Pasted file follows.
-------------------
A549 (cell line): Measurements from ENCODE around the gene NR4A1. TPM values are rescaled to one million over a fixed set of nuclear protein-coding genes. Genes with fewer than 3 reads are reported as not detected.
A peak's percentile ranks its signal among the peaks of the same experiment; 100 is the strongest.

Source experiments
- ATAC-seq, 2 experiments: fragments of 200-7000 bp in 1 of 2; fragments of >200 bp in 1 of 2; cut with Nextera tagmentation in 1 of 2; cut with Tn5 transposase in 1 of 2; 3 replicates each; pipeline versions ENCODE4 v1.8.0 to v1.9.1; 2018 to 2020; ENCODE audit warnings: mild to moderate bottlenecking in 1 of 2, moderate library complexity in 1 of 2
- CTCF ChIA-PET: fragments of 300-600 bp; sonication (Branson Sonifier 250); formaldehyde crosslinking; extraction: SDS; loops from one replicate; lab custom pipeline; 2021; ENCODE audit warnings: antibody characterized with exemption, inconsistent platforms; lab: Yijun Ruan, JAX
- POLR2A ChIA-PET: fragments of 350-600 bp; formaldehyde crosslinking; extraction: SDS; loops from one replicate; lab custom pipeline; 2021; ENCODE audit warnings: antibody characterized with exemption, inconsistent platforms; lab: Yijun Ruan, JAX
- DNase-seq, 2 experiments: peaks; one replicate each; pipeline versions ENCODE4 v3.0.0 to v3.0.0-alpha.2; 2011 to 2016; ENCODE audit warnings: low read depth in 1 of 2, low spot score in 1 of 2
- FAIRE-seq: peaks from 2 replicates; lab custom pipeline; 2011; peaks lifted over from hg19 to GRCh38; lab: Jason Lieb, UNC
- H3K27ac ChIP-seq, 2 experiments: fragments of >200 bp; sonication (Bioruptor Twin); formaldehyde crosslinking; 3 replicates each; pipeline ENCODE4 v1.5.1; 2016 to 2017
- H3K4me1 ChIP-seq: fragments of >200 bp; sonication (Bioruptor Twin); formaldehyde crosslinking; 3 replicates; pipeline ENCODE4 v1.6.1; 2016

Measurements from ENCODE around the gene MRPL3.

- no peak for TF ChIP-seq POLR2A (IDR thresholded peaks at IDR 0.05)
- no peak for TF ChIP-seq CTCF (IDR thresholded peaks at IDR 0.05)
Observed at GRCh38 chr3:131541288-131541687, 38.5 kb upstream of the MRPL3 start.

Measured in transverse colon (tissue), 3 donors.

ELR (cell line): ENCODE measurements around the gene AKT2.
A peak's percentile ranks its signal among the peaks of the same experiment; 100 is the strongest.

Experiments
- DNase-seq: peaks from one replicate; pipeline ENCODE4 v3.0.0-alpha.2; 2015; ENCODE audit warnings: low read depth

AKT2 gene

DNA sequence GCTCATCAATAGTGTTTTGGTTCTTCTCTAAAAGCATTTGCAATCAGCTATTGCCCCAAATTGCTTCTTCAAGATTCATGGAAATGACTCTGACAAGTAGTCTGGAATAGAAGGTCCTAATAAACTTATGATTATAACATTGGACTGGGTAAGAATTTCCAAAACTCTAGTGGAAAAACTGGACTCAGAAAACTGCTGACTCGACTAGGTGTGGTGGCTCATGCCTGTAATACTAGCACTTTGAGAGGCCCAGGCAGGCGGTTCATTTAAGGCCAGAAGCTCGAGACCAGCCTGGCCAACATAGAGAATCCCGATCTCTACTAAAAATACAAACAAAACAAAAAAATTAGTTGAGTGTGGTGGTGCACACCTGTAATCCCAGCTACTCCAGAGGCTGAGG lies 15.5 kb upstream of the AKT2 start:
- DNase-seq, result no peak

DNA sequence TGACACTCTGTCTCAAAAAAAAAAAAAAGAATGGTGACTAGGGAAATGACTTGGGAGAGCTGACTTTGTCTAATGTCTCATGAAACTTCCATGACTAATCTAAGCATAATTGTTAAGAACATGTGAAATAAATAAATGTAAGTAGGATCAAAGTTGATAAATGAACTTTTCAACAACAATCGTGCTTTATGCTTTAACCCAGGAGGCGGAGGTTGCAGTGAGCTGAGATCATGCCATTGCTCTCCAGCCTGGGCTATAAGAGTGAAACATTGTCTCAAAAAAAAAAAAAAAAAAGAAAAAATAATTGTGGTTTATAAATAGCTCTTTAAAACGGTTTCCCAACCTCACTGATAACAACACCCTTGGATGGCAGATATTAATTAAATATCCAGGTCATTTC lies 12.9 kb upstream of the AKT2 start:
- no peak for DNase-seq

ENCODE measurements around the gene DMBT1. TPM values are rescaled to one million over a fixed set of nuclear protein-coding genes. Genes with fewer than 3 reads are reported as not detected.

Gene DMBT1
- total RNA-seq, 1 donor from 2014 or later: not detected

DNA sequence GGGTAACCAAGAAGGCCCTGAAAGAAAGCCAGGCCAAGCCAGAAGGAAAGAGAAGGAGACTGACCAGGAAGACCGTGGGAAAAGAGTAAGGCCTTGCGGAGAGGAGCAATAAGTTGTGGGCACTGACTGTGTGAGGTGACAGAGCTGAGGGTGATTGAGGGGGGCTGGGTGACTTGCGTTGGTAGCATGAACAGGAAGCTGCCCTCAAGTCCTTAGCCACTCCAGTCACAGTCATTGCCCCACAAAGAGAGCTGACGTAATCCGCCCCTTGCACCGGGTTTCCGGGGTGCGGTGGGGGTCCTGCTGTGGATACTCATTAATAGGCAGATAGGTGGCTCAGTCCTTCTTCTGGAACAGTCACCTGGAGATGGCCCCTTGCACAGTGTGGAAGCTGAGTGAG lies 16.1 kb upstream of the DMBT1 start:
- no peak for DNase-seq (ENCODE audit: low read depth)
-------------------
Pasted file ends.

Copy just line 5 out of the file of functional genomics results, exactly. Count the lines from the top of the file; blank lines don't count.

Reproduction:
- CTCF ChIA-PET: fragments of 300-600 bp; sonication (Branson Sonifier 250); formaldehyde crosslinking; extraction: SDS; loops from one replicate; lab custom pipeline; 2021; ENCODE audit warnings: antibody characterized with exemption, inconsistent platforms; lab: Yijun Ruan, JAX